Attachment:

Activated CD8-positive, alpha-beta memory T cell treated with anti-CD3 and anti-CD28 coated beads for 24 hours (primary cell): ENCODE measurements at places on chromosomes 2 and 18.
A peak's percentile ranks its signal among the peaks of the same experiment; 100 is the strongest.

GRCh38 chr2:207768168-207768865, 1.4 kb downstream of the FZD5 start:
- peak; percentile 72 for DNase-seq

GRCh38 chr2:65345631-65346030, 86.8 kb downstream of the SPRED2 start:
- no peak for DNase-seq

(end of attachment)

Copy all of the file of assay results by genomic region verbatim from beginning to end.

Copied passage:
Activated CD8-positive, alpha-beta memory T cell treated with anti-CD3 and anti-CD28 coated beads for 24 hours (primary cell): ENCODE measurements at places on chromosomes 2 and 18.
A peak's percentile ranks its signal among the peaks of the same experiment; 100 is the strongest.

GRCh38 chr2:207768168-207768865, 1.4 kb downstream of the FZD5 start:
- peak; percentile 72 for DNase-seq

GRCh38 chr2:65345631-65346030, 86.8 kb downstream of the SPRED2 start:
- no peak for DNase-seq